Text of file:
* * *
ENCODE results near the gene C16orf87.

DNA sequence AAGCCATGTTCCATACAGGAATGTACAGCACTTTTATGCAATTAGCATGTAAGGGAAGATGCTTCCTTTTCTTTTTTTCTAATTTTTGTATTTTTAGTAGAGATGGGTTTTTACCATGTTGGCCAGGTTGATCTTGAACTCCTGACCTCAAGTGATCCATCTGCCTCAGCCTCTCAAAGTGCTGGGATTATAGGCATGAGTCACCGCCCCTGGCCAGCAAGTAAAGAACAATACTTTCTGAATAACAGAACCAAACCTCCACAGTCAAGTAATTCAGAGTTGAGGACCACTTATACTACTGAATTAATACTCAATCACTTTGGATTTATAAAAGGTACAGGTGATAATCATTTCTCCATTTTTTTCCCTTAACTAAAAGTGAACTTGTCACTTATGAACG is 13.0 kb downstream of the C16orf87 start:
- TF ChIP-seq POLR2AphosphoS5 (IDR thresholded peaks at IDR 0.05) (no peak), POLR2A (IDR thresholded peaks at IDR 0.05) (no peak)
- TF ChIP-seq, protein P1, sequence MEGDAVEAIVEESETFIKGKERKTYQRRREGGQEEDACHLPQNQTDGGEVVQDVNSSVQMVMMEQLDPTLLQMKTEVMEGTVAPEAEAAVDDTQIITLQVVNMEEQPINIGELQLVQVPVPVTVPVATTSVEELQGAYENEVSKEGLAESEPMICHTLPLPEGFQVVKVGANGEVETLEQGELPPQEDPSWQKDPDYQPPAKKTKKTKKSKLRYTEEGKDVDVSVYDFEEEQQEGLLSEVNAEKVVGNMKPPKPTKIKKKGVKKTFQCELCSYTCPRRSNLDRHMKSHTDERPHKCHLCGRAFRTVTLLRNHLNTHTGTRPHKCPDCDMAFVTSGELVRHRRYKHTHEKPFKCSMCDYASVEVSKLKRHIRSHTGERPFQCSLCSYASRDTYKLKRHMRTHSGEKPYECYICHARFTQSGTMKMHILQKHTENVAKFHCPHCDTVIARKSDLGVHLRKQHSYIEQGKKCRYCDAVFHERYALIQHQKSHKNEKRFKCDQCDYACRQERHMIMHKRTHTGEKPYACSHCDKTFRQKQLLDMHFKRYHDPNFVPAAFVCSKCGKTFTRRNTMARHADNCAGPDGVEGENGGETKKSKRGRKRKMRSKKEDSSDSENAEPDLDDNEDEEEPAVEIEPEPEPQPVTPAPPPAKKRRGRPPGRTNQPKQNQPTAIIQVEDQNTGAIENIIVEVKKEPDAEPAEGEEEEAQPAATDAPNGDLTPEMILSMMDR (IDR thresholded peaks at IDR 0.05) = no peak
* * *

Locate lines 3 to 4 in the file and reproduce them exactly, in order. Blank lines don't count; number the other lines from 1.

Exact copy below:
- TF ChIP-seq POLR2AphosphoS5 (IDR thresholded peaks at IDR 0.05) (no peak), POLR2A (IDR thresholded peaks at IDR 0.05) (no peak)
- TF ChIP-seq, protein P1, sequence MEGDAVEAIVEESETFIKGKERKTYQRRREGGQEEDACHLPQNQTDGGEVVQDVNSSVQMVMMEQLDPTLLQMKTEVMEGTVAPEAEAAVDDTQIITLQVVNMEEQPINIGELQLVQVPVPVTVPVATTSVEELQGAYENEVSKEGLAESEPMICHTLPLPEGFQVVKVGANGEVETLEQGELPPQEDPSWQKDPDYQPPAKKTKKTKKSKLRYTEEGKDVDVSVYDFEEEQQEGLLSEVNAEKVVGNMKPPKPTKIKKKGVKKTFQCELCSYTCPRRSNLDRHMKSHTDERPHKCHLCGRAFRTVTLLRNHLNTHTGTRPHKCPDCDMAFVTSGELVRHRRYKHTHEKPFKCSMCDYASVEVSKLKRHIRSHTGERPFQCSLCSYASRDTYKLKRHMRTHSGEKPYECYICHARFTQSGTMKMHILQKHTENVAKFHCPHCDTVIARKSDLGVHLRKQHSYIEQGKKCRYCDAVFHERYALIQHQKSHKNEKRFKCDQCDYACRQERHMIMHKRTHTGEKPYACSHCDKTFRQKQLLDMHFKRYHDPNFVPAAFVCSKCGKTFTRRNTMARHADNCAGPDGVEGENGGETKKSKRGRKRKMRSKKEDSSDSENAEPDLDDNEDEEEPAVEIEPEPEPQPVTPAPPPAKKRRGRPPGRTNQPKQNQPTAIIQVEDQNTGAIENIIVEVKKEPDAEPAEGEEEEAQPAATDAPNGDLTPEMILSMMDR (IDR thresholded peaks at IDR 0.05) = no peak